We do provide rudimentary category management information based on what is sold to customers in many of the segments within which we operate, based on sales into specific channels and specific geographies. I think the level of sophistication of true category management requires more than what is sold to an operator. It also needs to have data on what is sold through individual locations based on the demographics of those locations. We would not have that level of sales granularity. In this case, operators will need to use their sales data and work with software providers to get to true category management.

On a longer perspective, what is the outlook for the vending industry as a distinct retailing channel? Historically, vending was an attractive proposition for people with a mechanical flair and good selling skills. How has that changed?

At NAMA, we have been aggressive in coining the phrase "convenience services" rather than referencing the industry as "vending." The industry is no longer dependent upon a mechanical dispensing device to do business. Much of our growth has come from micromarkets and microkitchens, single-cup brewing systems, water filtration and many other convenience-driven opportunities of which there will be many more in the future.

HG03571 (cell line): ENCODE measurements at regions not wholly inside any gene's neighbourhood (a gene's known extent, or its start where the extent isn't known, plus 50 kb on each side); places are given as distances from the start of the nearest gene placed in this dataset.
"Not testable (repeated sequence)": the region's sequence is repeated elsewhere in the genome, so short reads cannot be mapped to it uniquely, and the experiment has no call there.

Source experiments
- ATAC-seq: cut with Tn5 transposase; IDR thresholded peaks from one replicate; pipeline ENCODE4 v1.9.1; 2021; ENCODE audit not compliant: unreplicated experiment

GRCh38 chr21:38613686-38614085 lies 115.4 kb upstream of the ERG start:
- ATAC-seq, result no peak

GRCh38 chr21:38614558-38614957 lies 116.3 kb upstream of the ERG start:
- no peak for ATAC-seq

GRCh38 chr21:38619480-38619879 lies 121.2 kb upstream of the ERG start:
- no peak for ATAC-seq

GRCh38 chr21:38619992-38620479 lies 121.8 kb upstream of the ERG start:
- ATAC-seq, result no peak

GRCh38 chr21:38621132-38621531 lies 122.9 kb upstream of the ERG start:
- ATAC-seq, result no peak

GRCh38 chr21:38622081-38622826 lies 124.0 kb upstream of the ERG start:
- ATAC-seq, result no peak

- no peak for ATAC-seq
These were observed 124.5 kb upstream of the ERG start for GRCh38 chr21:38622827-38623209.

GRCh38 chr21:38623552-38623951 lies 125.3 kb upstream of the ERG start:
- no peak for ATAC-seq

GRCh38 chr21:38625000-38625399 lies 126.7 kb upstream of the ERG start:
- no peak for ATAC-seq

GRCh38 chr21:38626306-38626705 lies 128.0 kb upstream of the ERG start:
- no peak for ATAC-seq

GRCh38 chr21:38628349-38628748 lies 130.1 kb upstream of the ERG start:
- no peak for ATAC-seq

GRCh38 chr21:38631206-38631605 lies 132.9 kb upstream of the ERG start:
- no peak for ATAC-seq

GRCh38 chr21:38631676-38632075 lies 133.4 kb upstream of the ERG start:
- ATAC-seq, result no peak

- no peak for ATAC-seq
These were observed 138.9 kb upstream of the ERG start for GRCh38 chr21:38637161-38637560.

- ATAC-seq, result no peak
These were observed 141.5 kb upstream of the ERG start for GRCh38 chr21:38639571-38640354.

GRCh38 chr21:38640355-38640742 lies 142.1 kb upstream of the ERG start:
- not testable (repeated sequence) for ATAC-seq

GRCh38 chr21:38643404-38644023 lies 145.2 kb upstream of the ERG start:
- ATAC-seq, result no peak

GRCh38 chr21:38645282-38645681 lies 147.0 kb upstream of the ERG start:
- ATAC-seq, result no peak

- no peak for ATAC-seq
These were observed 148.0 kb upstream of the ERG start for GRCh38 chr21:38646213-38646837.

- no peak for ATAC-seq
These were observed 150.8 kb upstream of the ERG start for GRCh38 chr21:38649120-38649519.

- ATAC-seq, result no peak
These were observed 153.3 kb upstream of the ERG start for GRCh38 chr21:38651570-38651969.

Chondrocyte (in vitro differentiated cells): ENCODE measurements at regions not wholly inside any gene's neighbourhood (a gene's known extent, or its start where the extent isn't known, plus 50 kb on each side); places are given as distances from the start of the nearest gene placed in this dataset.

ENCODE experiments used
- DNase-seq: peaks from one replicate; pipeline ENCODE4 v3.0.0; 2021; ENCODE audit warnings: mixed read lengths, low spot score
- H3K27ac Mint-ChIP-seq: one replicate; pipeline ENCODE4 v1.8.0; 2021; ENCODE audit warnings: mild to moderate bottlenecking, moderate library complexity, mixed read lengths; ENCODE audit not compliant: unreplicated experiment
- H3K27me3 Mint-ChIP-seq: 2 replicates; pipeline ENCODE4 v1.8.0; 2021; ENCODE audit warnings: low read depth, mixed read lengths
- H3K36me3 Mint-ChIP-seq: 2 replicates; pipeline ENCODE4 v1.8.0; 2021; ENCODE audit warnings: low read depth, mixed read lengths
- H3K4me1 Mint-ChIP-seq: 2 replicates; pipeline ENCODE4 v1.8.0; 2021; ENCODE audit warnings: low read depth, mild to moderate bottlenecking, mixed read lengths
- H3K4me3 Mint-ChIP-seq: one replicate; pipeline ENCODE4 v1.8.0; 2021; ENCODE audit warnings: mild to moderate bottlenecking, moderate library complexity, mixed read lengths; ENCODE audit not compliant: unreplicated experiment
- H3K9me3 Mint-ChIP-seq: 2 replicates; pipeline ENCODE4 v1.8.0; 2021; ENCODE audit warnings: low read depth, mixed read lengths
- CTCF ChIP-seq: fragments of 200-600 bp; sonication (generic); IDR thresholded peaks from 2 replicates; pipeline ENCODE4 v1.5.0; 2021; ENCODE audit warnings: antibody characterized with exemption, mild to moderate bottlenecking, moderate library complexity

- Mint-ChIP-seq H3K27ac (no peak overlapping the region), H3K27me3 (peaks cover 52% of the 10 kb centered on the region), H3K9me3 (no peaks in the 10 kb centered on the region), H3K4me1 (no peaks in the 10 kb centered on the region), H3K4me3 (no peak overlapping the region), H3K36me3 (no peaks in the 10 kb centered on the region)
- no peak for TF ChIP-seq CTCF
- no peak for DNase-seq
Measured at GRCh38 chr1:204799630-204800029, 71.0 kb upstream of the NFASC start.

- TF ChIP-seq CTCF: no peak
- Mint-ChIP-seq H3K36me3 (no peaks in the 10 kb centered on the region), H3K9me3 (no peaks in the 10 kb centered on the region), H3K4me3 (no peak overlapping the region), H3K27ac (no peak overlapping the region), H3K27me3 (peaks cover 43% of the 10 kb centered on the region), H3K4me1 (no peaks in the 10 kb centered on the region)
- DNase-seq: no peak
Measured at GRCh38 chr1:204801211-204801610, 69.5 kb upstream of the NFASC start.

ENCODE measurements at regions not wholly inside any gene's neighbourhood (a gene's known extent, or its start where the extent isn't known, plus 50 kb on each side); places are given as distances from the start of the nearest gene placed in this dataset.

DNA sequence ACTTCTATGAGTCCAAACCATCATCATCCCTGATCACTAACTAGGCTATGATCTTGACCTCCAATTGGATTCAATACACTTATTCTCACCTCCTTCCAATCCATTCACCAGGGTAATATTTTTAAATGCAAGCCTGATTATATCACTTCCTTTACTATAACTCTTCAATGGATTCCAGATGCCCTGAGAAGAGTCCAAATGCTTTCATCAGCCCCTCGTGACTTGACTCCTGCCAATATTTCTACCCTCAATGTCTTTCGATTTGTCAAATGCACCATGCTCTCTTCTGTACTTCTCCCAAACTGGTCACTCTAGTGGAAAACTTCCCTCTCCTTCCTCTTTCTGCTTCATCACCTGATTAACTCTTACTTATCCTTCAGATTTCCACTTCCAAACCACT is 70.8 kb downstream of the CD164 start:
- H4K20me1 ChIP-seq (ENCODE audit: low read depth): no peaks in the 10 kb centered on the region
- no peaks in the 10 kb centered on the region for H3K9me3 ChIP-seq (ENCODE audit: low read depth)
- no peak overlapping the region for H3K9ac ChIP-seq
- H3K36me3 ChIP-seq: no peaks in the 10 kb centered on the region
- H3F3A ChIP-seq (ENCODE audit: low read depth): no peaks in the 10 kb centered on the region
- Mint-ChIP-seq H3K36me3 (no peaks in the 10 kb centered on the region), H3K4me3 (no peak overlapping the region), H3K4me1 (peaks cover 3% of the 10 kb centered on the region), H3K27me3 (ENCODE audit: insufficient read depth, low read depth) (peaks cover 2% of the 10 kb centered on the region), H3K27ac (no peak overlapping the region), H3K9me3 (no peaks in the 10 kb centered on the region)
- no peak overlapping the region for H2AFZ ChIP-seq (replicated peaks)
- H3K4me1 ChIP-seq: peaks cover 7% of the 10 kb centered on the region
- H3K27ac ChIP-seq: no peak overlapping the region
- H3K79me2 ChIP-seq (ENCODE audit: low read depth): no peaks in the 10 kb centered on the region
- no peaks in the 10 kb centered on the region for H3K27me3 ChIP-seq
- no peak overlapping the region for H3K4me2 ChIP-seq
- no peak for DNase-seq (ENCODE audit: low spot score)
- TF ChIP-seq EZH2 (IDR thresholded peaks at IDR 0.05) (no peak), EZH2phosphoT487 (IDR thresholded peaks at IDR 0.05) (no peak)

Although there is still a need for vending machines in public locations, the majority of our business is still conducted in more private locations such as the workplace and schools. Our industry is the predominate retailing channel in these areas. In my 21 years in the industry, I have never been more optimistic about our growth opportunities.

] Although the classic full-line model, which evolved primarily to serve large industrial concerns, had begun to fray around the edges by 1975, new equipment was coming along and more decentralized, more modern industrial firms were opening. This led to another influx of new operators. Over the past decade, a new contraction has set in. On the other hand, many of the technical innovations that have come along in the same time period might give a decided advantage to a newcomer with a good grasp of computers and telecommunications and, of course, some mechanical flair and good selling skills. Has Vistar seen any signs that something like this may be happening? And what might NAMA do to encourage such people, if they exist?

In every maturing industry, contraction exists. We are forced to become more and more efficient; the efficient companies will prosper and the less efficient will dissipate -- it is part of our free enterprise system. In every industry, there is always room for new entrepreneurs with fresh ideas that serve the needs of a consumer better.

Innovation (which technology is a big part of) is the key, which will allow smaller companies to break in, prosper and compete against the larger, more efficient companies. That is what drives the evolution of an industry. Redefining vending to "convenience service" is a big step in opening up new opportunities for people breaking into our channel. Education and knowledge of consumer trends is the key to breakthrough ideas. NAMA supports this substantially through our partnerships with different universities, most notably Michigan State. We also do this through our trade shows and educational materials.